Bobby Jindal Uses State Funds to Travel to and Speak at Churches September 4, 2009

Bobby Jindal Uses State Funds to Travel to and Speak at Churches

Louisiana Governor Bobby Jindal has been visiting churches across the state on the taxpayers’ dime. Actually, it’s worse than a dime. His trips have cost around $45,000:

Between March 2 and July 20, Jindal traveled to churches, mostly in north Louisiana, on a state helicopter at a cost to the taxpayers of about $45,000, according to State Police records.

In May, June and July, there was rarely a Sunday when Jindal did not fly a taxpayer-funded helicopter to church services in a remote part of the state. Two aides usually accompanied him along with his security detail and pilots.

The Governor’s Office refuses to tell the media ahead of time about Jindal’s church visits.

A video of one of the visits — posted on YouTube — shows that Jindal talks about the military, his family, his values and his conversion to Christianity.

This is entanglement of church and state. Jindal is not visiting churches on his own as a worshiper. He is making political speeches using government money — it’s illegal, pure and simple.

A few days ago, Rev. Welton Gaddy, a Baptist minister and head of the Interfaith Alliance, wrote Jindal a letter urging him to pay the state back:

If you were traveling to these churches to worship with the various congregations, you should have paid your own expenses to get there as did the other worshippers. If you were traveling to these churches for the purpose of sharing your personal faith and encouraging faith in others, state funds absolutely should not have been used to pay your expenses. Indeed, in that instance, your state-funded actions were a violation of the United States Constitution’s promise of religious freedom which has been a critical contributor to the vitality of religion in our nation. If you were traveling to these churches for political purposes, you should not have been there in the first place, regardless of who funded the travel.

Governor Jindal, it appears that you owe the people of Louisiana an apology and the treasurer of the state a reimbursement of at least $45,000 in addition to whatever money was spent in the period not covered by the Advocate’s investigation. No taxpayer money should have been used for your travel.

So how did Jindal’s spokesperson respond?

This political group [the Interfaith Alliance] opposes putting crosses up in honor of fallen policemen, has attacked the National Day of Prayer and advocates for same-sex marriage, so it’s not surprising that they are attacking the governor for accepting invitations to speak at Louisiana churches.

And that should settle the matter…

Or not, since it doesn’t even address the issue.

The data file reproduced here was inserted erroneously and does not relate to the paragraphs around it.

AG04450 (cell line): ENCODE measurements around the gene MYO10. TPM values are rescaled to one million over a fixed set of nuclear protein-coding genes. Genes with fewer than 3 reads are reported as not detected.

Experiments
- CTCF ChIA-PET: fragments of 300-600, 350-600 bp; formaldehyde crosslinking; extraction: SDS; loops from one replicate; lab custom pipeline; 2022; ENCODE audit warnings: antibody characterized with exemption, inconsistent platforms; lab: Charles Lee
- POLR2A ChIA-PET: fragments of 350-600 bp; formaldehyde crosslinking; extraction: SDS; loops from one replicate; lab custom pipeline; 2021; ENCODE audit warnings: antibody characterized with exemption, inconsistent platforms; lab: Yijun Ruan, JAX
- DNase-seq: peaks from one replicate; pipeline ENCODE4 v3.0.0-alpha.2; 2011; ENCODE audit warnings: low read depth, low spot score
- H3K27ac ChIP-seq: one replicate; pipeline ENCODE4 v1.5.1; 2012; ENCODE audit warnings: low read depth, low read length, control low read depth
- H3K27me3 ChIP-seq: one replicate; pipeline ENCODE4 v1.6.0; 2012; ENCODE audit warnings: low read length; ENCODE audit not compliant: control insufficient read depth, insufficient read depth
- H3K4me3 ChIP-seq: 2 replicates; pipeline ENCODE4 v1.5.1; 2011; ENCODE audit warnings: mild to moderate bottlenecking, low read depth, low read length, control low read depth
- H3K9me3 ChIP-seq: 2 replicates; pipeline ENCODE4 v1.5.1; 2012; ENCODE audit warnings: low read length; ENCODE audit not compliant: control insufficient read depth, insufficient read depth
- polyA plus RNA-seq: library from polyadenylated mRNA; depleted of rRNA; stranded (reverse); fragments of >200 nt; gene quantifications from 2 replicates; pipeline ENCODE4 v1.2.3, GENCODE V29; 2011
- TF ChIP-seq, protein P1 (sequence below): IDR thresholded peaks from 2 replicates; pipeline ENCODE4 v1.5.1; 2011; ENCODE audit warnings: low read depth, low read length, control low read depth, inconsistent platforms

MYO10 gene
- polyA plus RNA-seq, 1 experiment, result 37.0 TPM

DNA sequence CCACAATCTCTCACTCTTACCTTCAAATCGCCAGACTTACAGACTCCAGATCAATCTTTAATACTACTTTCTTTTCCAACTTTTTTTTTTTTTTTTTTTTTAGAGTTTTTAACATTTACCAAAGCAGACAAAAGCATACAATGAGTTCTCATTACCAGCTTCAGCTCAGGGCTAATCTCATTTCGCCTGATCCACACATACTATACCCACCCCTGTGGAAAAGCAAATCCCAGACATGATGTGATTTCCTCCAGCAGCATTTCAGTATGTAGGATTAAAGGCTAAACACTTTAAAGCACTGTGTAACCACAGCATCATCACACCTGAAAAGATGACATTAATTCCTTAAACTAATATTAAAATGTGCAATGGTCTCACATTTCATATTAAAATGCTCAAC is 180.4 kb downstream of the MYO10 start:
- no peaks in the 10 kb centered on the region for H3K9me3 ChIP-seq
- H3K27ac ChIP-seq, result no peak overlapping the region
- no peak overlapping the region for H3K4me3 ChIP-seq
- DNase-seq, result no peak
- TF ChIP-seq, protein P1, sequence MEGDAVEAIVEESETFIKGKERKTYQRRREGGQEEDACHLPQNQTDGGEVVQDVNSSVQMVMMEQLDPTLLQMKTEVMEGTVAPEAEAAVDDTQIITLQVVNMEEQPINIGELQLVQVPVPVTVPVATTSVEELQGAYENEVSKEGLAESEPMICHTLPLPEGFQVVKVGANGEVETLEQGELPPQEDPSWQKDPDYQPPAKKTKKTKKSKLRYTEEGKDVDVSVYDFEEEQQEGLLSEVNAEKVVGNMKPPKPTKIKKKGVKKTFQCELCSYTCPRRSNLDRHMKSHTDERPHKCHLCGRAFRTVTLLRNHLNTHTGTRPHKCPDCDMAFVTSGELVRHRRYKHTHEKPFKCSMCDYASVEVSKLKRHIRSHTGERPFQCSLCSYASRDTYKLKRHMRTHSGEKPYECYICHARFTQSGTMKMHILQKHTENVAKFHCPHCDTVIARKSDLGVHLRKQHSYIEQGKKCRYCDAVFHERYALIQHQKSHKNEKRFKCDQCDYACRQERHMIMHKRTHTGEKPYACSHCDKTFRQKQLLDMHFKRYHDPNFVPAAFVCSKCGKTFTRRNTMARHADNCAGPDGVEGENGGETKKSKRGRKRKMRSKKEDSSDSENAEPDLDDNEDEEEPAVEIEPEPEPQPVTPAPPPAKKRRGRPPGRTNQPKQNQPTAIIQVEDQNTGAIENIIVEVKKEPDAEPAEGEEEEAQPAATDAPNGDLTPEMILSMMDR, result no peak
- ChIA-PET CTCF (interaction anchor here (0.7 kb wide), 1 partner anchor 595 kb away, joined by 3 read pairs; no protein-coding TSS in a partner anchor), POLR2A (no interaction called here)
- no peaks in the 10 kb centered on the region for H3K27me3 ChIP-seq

The Interfaith Alliance was against the Religious Right hijacking of the Day of Prayer, not that people shouldn’t pray. Their stance on gay marriage is that gay couples should be eligible for the same rights as straight couples, not that churches should be forced to perform gay marriage ceremonies. And no one is upset that Jindal accepted invitations to speak at churches. The issues are that he only seems to speak at churches and he used state funds to do it.

Rachel Maddow had Gaddy on her show last night to talk about the issue:

I doubt Jindal has any intention to pay the money back, and in his mind, he thinks what he did was perfectly fine.

That’s a problem.

This is why Jindal has no right aspiring to higher office as a potential Republican presidential candidate. This is why residents of the state should be demanding his resignation. It’s disgusting that any politician would be doing anything like this.

(Thanks to Hector for the link!)

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What Are Your Thoughts?leave a comment
  • So he knowingly breaks the law, but doesn’t care because he’s trying to win votes.

    I’m really happy to hear Rev. Welton Gaddy standing up for what is right and proper!

  • Amy G

    I agree that he should pay the money back. If he wanted to speak at churches, he should have either 1) gone to his supporters and asked for funds for his special travels or 2) asked the churches who invited him to speak to pay his travel expenses.

    I never thought I’d like a Baptist preacher, but Rev. Welton Gaddy gets a big thumbs up from me!

  • Epistaxis

    Well, at least he’s only using the money for personal travel, not donating it directly to churches. So it’s more of a personal corruption thing than a church-state thing.

  • ChameleonDave